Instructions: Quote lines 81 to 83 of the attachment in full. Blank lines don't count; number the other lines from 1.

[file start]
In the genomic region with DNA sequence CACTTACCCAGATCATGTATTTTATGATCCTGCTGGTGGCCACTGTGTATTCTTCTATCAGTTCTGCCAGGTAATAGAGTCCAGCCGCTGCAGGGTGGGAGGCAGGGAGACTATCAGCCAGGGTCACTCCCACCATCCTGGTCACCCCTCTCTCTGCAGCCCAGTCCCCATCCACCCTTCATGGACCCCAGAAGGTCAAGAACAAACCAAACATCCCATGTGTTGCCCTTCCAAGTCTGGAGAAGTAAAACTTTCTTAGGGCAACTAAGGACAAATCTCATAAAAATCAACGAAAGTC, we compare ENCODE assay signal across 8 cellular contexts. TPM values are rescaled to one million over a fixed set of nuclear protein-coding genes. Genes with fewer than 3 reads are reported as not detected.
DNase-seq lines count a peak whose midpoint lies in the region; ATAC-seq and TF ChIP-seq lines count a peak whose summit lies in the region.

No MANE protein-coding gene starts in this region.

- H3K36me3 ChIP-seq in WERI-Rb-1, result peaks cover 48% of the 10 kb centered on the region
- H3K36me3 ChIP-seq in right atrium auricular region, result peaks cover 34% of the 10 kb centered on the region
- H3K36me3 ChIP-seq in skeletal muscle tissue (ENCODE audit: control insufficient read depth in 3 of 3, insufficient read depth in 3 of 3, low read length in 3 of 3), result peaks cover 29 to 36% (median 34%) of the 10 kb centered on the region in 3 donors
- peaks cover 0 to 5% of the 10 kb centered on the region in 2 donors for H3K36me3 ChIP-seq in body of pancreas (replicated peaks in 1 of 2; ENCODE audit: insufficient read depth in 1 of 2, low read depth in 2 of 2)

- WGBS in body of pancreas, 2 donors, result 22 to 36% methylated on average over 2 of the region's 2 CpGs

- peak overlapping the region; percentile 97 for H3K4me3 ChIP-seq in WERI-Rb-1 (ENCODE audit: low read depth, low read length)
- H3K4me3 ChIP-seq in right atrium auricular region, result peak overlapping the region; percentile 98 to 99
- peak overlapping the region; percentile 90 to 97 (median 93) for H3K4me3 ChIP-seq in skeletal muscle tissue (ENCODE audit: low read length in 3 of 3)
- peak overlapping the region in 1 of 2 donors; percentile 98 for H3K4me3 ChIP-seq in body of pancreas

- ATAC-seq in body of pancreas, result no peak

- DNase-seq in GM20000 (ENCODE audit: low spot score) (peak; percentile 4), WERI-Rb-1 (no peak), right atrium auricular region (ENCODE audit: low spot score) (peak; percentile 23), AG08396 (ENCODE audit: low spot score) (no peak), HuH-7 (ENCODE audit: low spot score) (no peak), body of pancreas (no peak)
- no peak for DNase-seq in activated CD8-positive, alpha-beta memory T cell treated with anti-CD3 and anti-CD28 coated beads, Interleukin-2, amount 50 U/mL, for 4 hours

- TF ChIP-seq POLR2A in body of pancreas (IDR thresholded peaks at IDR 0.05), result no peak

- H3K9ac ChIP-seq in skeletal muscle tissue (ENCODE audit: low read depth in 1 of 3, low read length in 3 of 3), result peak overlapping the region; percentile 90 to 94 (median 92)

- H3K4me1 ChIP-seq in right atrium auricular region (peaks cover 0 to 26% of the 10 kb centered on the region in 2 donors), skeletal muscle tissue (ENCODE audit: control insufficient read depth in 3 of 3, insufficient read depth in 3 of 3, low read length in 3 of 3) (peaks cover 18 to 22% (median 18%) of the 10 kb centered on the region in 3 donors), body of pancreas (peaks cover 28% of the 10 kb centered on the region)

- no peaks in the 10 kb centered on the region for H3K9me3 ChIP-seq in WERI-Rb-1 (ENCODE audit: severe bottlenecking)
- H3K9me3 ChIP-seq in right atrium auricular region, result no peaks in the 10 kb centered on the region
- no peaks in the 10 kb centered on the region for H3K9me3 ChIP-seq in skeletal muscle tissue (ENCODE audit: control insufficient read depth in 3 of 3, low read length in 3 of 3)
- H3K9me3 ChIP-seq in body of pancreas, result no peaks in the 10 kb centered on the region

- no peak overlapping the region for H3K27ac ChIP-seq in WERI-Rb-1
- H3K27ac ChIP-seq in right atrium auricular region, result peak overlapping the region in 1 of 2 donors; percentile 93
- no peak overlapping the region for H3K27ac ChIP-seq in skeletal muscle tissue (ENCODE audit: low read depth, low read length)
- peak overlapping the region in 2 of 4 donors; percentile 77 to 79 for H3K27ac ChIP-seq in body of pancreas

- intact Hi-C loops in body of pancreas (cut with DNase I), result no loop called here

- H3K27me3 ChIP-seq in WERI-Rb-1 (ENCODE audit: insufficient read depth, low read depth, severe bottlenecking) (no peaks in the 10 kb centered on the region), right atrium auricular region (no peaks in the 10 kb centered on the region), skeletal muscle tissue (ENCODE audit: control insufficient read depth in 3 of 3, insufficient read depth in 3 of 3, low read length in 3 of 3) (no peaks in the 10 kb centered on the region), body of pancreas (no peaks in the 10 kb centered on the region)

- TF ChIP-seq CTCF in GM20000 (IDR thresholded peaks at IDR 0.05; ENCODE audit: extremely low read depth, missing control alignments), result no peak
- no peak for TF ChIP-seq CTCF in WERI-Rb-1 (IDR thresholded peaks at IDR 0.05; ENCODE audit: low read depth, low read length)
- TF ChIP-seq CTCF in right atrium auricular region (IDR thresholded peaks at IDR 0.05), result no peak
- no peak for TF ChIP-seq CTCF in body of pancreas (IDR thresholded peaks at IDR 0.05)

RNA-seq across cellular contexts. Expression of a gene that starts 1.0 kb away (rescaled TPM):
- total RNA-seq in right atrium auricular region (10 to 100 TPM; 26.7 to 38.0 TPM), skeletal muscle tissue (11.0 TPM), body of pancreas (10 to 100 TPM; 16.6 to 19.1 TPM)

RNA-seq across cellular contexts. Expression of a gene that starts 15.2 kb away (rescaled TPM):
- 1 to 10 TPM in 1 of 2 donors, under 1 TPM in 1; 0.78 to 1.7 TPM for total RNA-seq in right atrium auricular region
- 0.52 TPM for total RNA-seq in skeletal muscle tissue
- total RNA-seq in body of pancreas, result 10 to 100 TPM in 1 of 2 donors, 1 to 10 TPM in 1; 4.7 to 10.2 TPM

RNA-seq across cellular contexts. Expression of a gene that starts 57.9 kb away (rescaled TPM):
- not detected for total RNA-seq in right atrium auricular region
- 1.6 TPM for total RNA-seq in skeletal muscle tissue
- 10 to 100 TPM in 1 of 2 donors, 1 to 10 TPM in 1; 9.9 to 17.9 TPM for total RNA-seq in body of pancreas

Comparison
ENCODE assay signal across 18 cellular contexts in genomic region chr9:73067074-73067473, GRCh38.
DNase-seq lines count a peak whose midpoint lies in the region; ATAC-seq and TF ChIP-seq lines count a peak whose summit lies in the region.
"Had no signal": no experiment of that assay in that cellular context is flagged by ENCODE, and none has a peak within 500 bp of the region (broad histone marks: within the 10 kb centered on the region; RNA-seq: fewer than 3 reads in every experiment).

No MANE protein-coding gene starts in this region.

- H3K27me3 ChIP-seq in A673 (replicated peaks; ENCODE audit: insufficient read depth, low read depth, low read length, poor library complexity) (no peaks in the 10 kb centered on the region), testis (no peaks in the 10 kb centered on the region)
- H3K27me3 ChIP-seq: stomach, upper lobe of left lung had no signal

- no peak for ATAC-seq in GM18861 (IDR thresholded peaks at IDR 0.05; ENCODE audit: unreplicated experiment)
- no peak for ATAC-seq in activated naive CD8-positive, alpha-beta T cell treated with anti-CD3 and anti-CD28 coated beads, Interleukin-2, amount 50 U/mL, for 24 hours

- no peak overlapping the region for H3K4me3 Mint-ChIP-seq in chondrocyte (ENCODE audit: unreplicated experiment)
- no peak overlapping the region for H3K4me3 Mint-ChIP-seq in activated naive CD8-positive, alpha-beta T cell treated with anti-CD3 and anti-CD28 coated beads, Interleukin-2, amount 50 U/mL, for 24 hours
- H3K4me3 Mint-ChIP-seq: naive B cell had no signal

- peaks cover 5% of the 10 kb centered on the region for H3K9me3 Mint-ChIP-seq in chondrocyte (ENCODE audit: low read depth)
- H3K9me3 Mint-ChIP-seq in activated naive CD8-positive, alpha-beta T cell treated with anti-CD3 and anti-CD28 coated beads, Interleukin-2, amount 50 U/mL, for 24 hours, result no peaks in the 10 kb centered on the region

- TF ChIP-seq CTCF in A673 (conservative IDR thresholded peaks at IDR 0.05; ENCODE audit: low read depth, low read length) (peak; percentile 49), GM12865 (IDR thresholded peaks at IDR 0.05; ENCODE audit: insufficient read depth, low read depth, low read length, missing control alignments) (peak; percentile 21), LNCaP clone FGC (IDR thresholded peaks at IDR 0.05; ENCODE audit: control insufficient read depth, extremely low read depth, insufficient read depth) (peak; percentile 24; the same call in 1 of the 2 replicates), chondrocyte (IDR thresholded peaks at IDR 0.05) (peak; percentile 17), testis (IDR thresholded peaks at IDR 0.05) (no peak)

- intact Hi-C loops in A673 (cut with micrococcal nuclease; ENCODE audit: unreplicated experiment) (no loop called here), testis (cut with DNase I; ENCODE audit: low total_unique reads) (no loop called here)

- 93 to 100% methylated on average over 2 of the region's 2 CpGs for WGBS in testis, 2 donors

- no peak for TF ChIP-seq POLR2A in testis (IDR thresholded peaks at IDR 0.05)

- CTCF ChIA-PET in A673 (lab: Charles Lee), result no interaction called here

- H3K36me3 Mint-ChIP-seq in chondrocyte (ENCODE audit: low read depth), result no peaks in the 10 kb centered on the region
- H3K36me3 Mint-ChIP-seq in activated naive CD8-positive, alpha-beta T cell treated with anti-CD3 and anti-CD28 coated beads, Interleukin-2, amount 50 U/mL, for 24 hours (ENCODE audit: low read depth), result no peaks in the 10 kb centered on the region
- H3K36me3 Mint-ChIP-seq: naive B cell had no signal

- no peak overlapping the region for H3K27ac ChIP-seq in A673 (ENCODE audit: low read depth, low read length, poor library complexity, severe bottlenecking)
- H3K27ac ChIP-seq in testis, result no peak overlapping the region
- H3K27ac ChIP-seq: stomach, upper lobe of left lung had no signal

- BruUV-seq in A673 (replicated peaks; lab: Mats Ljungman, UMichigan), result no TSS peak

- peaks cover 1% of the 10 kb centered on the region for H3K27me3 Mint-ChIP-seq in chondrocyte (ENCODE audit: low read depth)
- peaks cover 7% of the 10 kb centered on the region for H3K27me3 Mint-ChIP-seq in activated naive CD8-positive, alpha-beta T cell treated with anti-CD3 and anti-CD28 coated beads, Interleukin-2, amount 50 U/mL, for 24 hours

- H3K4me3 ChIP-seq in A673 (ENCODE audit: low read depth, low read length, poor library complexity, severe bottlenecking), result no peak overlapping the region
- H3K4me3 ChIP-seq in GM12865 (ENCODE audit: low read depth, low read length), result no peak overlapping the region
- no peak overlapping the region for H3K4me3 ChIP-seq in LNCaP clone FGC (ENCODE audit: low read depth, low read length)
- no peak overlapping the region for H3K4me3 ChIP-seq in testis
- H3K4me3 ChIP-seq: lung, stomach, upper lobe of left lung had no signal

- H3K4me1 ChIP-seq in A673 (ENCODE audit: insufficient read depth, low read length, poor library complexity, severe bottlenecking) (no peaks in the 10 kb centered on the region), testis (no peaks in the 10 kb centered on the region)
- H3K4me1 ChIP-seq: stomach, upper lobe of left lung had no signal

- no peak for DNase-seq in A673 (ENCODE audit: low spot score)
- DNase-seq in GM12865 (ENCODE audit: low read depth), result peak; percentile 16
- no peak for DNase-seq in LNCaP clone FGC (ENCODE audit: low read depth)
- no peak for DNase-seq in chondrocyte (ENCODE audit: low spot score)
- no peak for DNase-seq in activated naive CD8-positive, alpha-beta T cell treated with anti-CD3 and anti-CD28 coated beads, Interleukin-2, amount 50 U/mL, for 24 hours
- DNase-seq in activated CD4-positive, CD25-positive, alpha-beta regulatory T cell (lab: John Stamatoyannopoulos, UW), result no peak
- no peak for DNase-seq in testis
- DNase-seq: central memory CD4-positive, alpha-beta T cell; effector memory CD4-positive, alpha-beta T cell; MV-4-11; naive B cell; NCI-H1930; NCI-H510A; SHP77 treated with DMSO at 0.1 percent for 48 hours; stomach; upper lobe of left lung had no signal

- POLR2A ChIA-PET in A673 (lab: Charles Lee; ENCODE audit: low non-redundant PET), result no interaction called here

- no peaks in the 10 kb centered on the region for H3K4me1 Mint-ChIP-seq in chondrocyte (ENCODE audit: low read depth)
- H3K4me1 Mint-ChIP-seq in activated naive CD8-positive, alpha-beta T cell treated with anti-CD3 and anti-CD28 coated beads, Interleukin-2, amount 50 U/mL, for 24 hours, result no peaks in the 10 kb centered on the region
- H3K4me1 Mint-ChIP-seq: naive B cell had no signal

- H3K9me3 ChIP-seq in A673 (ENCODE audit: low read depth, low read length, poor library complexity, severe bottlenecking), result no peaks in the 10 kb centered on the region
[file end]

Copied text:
- no peak for DNase-seq in chondrocyte (ENCODE audit: low spot score)
- no peak for DNase-seq in activated naive CD8-positive, alpha-beta T cell treated with anti-CD3 and anti-CD28 coated beads, Interleukin-2, amount 50 U/mL, for 24 hours
- DNase-seq in activated CD4-positive, CD25-positive, alpha-beta regulatory T cell (lab: John Stamatoyannopoulos, UW), result no peak